Peanut Crostata

Menu Part: 
Dessert
Cuisine Type: 
American
Serves: 
8

More and more customers are demanding gluten-free options, but it’s tricky to find baked goods that qualify—and still taste good. Chef Nicotra’s Peanut Crostata, the dessert winner in a national peanut contest, fits the bill. He developed a gluten-free tart shell using a flour that’s a blend of rice starch, corn starch, potato starch, soy flour and xanthan gum. The gooey, crunchy peanut filling nicely complements the tender, buttery crust.

Ingredients

Tart Shell
1 1/2 cups gluten-free flour, containing rice starch, corn starch, potato starch, soy flour and xanthan gum
1/4 cup sugar
1/2 tsp. baking powder
Pinch of salt
1/2 cup (1 stick) unsalted butter, cut into small pieces and chilled
1 large egg yolk
Grated zest of 1 lemon
Ice water, as needed

Peanut Filling
2 large eggs
Pinch of salt
1/2 cup light brown sugar, lightly packed
1/2 tsp. vanilla extract
1/2 cup dark corn syrup
1 cup unsalted peanuts, toasted
1/2 cup (1 stick) unsalted butter, softened

Steps

  1. Prepare tart shell: Sift flour, sugar, baking powder and salt together; transfer to food processor. Add butter, egg yolk and lemon zest; process until butter is somewhat soft and evenly distributed throughout the flour mixture.
  2. Sprinkle 3 tbsp. ice water over mixture; pulse until dough just starts to hold together when lightly pressed. If necessary, add more ice water. Shape dough into a disk and wrap in plastic wrap. Chill dough at least 1 hour.
  3. Butter a 10-in. tart pan with removable bottom. On floured work surface, roll out dough into 12-in. circle. Center dough over tart pan; fit into edges of pan with your fingers and trim off excess overhanging dough. Prick bottom with fork; set on a baking sheet in the freezer for 10 min.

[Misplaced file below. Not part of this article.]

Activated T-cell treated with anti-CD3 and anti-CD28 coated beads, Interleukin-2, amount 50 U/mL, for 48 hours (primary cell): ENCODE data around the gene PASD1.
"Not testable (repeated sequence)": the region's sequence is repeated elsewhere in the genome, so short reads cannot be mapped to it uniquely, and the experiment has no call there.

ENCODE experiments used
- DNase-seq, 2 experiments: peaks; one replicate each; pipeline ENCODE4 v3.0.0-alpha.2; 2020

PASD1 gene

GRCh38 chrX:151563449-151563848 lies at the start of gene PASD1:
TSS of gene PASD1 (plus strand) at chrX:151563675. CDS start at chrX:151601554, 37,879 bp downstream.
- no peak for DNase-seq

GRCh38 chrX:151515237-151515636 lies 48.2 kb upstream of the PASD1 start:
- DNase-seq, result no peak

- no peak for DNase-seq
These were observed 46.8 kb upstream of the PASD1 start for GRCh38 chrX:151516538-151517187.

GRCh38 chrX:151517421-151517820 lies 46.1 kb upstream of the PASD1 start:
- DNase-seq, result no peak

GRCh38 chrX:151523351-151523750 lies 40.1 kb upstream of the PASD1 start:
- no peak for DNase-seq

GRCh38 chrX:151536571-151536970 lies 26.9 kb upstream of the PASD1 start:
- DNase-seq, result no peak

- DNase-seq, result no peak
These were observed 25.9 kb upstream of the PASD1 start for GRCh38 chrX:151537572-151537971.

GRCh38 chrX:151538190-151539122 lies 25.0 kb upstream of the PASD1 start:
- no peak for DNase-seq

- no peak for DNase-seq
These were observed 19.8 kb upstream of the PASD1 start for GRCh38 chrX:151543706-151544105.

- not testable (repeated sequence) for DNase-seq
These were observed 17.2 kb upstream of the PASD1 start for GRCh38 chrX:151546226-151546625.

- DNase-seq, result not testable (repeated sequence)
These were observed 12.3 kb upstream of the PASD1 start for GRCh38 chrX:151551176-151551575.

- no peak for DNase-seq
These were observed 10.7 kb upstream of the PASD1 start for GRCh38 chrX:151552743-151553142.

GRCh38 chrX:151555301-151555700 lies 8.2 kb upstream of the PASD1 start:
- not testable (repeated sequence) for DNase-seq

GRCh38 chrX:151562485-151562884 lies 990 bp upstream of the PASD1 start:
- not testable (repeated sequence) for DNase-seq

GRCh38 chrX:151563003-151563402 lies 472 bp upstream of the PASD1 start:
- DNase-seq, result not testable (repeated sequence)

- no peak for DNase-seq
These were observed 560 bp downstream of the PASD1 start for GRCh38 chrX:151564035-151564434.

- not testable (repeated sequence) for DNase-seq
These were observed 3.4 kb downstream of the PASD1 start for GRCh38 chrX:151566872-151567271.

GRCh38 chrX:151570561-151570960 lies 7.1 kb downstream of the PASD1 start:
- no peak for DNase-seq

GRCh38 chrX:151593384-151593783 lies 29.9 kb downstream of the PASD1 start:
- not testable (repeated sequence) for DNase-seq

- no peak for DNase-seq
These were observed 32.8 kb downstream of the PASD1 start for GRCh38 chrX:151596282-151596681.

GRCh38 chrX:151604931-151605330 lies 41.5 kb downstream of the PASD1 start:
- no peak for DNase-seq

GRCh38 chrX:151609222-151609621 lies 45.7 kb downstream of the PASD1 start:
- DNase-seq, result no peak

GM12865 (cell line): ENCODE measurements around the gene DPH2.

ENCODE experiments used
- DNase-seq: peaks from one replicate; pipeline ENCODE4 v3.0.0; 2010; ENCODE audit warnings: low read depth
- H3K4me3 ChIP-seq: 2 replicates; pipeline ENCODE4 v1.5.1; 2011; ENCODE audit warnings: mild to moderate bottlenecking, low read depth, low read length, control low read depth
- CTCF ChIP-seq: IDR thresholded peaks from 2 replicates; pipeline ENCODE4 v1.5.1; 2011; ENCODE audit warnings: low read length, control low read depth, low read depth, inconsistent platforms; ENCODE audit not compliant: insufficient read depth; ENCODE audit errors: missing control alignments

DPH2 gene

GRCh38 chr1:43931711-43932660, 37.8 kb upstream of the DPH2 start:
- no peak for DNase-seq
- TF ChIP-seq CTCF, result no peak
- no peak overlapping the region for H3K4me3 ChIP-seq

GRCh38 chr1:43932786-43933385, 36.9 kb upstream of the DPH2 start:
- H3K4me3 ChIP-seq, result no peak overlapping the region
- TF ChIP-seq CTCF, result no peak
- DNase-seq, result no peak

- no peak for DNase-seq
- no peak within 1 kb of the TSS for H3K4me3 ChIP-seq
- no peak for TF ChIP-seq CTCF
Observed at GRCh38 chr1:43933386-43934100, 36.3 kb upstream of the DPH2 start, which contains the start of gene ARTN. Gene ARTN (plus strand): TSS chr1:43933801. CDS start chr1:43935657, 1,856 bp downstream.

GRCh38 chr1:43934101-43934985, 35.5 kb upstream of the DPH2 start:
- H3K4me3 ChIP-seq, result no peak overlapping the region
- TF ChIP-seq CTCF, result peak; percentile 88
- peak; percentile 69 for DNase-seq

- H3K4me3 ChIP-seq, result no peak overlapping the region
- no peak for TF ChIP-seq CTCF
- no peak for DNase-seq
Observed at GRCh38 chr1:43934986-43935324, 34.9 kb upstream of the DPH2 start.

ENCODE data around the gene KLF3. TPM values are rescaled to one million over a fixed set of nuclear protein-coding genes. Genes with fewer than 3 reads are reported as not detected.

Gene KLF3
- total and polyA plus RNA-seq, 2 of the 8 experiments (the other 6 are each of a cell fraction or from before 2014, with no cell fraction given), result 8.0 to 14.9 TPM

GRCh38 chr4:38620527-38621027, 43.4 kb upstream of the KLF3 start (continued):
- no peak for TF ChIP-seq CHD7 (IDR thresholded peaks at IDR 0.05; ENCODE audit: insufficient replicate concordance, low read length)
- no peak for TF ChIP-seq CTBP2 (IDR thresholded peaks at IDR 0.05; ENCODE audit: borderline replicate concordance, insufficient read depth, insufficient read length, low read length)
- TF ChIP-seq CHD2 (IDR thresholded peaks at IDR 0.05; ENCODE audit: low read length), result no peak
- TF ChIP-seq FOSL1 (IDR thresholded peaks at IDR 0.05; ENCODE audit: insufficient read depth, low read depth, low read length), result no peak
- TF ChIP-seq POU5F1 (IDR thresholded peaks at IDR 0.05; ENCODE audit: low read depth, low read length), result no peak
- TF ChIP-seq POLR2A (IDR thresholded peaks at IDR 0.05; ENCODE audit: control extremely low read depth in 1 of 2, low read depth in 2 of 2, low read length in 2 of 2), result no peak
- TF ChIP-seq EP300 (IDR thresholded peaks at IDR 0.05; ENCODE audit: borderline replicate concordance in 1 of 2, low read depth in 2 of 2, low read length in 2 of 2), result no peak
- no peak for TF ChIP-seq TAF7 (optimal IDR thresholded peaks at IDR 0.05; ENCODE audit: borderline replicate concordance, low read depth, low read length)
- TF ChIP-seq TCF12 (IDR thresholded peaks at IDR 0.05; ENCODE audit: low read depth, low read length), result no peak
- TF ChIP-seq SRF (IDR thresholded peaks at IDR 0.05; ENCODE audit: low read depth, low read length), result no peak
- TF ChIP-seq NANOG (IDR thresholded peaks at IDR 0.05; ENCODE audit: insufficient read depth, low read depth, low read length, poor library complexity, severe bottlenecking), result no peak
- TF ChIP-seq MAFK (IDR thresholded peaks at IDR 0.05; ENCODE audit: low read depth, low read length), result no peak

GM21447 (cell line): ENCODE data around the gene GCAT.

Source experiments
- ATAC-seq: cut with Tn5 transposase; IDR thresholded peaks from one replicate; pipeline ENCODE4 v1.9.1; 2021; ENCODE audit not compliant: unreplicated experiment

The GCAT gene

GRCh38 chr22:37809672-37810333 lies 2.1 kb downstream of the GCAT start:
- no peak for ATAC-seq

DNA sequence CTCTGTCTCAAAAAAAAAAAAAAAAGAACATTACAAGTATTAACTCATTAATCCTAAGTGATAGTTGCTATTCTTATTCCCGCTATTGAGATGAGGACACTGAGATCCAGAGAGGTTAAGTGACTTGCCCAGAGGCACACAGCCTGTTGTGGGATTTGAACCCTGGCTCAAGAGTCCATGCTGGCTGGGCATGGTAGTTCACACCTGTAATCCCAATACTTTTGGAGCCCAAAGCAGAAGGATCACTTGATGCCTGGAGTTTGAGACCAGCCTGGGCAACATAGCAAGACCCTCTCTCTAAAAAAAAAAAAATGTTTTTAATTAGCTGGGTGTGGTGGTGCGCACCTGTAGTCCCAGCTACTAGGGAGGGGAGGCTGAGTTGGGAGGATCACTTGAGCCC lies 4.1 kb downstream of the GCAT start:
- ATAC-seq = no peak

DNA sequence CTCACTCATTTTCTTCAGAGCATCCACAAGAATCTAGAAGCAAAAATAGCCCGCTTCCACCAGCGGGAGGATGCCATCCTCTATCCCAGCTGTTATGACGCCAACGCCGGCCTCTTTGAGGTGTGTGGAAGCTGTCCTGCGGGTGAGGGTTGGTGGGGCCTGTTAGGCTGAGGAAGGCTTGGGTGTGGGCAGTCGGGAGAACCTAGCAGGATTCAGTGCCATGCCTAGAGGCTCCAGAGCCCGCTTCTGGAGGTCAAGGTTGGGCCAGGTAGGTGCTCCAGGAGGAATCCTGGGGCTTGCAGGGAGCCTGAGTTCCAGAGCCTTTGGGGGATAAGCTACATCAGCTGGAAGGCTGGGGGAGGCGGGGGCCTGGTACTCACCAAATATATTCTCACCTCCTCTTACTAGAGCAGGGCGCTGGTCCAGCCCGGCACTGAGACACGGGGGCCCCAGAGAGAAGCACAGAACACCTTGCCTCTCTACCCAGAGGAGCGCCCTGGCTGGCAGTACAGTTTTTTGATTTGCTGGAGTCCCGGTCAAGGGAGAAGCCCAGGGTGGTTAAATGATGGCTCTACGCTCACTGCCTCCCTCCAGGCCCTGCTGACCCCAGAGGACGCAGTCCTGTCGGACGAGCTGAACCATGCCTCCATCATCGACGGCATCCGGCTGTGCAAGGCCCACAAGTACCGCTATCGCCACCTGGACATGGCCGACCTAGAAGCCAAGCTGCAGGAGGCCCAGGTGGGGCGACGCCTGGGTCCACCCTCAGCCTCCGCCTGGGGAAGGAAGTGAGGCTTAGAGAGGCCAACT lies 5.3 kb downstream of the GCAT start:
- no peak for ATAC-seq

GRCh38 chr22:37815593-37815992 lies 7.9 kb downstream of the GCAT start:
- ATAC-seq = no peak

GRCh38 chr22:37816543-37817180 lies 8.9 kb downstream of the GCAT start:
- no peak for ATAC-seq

4. Meanwhile, preheat oven to 350⁰ F. and prepare filling. In bowl of electric mixer, combine eggs, salt, brown sugar and vanilla; beat at med. speed for 2-3 min. Add corn syrup; continue to mix until blended. Add peanuts; mix again until incorporated. Add the butter and mix thoroughly.
  5. Pour filling mixture into tart shell; spread evenly with a spatula. Bake tart in preheated oven until edges of shell are golden brown and center of filling is set, about 40 min. Cool thoroughly for about 1 hr. before serving.  
Source: Recipe and photo courtesy of Southern Peanut Growers

More From FoodService Director

Ideas and Innovation
smoothie

Nurses often mention that at 2 p.m. they are dragging and just trying to get through their 12-hour shift. This winter I will be implementing a 2 p.m. pick-me-up, which will include a smoothie station where they can create their own smoothie to help get them through their shift. It will be filled with energy-boosting ingredients to personalize their own drink, such as bananas, almonds, spinach and even dark chocolate.

Ideas and Innovation
chili

Winter is when our guests frequently crave something comforting and hearty, and chili is great for that. Our plan is to boost guest engagement this winter by inviting them to design a unique chili experience. The guest chooses the type of chili first, then the vessel: bowl, bread or potato. Next, they customize their dish even further by choosing the toppings, which will be categorized as traditional, creamy, crunch or heat. The wild card, crunch and heat categories, are where my team and I will flex our creativity and highlight different flavors, ingredients or techniques.

Ideas and Innovation
new year party

In search of inspiration for this letter, I turned to the one I wrote for January 2017, in which I griped about some trends I wanted to toss in the new year. Twelve months later, the Sriracha trend has calmed down, food trucks seem slightly less pervasive and, while the definition of “clean” eating continues to evolve, it’s not so laser-focused on GMOs. So it seems my predictions were correct, including the one about where I’d be eating on New Year’s Day (though I had no clue my now-fiance would propose to me that night over duck noodle soup).

However, since this year has been...

Industry News & Opinion

Dining hall workers at Stanford University in Stanford, Calif., have been asked to remove stickers worn in protest of working conditions at the school’s dining halls, The Stanford Daily reports.

School officials say that the stickers with the statement “Respect and a Fair Workload” go against a union-university agreement that states union members may not wear “insignia [with] any message that is vulgar, profane, or disparaging of Stanford, or that results in conflict or disruption in the workplace.”

In a conversation with The Daily, Seth Leibson, senior organizer for SEIU...

FSD Resources